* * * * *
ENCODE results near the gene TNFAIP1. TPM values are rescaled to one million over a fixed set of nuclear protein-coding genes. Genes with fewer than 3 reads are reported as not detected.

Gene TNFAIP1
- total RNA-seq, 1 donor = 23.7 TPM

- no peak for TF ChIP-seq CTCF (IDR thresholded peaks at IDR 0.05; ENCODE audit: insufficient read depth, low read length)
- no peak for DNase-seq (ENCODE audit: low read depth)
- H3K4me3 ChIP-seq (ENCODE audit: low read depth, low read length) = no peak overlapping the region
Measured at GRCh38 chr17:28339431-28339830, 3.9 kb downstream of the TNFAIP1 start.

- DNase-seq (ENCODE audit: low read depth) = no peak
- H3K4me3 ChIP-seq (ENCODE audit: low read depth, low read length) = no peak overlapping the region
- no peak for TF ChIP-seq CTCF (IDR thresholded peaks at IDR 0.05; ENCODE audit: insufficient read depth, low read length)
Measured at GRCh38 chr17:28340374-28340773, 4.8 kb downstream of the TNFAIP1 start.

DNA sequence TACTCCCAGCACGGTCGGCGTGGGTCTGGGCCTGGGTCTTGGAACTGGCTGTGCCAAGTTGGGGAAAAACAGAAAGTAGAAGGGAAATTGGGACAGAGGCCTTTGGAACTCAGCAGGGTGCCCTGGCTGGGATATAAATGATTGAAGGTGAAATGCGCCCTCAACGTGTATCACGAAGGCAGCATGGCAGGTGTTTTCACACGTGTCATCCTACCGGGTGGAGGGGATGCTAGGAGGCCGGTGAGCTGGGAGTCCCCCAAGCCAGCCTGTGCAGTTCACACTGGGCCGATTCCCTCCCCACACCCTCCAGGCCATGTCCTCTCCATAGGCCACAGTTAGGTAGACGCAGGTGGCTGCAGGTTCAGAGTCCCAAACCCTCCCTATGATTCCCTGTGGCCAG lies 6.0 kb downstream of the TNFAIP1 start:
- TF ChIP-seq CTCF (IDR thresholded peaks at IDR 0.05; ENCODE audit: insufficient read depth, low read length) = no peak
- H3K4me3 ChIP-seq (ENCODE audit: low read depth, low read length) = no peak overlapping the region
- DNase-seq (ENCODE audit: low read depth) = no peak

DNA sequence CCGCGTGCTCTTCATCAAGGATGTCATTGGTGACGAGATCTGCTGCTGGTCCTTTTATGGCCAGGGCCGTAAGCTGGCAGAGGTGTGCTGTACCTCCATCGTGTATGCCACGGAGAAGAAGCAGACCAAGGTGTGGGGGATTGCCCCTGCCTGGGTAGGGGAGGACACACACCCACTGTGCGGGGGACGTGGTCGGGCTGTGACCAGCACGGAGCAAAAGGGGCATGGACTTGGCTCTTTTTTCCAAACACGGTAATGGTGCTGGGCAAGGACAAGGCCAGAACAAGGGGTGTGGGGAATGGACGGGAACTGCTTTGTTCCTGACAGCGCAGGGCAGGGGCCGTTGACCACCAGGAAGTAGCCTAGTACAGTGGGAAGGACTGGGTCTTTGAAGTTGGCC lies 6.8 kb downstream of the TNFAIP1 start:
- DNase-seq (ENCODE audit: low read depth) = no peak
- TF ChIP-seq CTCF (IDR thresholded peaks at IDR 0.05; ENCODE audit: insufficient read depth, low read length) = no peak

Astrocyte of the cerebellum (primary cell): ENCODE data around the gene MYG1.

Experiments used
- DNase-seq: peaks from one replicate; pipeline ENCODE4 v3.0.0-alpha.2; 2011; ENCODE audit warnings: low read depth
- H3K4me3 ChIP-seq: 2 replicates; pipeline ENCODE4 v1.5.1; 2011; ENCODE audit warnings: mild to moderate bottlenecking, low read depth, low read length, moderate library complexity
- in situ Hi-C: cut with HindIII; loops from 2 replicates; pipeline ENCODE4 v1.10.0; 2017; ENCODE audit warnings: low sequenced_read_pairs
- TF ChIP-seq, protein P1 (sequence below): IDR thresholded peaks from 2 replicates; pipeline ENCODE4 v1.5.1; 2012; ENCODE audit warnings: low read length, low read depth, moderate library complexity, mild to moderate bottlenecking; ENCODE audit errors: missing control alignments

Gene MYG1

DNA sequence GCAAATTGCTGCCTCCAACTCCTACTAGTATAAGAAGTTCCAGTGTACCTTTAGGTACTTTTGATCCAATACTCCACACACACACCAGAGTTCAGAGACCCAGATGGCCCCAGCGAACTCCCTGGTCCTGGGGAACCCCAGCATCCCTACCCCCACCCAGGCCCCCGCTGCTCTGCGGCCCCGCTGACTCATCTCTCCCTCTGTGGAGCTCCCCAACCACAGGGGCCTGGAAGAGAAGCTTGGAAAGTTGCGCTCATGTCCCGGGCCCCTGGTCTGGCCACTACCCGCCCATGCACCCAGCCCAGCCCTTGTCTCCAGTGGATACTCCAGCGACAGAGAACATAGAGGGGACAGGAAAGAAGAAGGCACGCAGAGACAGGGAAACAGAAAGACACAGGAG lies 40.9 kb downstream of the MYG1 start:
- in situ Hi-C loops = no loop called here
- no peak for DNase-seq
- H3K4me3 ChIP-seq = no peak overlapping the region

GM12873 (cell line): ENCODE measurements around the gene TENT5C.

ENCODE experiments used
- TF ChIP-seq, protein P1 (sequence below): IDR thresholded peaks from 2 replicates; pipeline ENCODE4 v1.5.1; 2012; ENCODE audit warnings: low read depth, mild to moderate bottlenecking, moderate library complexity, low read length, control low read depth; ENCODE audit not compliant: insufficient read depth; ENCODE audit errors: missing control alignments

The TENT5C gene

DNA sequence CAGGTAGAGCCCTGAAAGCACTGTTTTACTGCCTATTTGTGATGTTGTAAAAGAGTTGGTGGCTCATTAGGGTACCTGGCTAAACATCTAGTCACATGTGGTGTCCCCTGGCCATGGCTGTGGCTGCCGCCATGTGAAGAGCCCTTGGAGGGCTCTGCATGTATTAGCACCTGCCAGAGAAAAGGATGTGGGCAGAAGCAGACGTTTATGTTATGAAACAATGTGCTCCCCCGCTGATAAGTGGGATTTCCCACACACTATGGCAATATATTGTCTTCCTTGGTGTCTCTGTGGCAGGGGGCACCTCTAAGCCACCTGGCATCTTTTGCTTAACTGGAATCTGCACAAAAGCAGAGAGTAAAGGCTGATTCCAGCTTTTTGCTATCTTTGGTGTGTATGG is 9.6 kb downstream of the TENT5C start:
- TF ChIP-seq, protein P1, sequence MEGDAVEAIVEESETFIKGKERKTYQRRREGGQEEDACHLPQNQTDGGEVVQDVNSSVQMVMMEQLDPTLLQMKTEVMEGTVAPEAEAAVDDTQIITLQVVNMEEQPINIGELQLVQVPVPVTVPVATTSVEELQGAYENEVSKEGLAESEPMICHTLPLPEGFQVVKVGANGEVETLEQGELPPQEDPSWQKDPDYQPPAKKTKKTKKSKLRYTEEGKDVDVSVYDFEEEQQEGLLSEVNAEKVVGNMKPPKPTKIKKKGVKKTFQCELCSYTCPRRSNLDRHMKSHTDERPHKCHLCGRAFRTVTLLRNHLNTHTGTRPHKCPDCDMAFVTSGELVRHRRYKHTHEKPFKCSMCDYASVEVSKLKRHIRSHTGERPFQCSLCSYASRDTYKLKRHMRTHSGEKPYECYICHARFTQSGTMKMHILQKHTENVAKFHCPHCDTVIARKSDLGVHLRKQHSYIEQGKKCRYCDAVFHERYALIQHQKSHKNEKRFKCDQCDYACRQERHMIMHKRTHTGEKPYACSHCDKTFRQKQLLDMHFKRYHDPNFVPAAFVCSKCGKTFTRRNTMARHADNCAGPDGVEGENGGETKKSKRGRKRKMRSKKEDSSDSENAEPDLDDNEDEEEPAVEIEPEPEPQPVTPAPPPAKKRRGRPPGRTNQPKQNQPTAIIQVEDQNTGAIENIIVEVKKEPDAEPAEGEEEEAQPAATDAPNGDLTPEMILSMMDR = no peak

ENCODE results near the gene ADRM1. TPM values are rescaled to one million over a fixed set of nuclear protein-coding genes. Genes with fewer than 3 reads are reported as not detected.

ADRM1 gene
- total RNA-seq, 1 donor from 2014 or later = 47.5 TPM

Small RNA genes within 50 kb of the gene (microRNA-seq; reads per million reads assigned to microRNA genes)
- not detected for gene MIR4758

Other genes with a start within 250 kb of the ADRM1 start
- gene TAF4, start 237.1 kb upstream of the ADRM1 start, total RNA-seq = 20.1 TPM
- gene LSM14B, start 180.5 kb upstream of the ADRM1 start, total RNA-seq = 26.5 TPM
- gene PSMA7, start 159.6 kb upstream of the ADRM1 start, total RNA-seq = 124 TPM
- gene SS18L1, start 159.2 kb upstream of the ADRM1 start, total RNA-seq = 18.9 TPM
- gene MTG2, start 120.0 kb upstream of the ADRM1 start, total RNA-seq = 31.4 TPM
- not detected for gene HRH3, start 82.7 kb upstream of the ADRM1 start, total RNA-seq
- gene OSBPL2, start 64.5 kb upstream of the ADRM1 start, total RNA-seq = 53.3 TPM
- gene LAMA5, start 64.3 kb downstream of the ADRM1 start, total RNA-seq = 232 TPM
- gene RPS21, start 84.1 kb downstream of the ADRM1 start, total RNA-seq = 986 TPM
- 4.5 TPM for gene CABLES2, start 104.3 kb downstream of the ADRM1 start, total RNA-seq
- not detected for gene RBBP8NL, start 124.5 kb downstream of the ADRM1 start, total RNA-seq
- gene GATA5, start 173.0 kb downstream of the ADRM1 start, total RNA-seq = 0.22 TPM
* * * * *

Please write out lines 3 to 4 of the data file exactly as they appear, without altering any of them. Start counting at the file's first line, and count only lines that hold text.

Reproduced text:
- total RNA-seq, 1 donor = 23.7 TPM

- no peak for TF ChIP-seq CTCF (IDR thresholded peaks at IDR 0.05; ENCODE audit: insufficient read depth, low read length)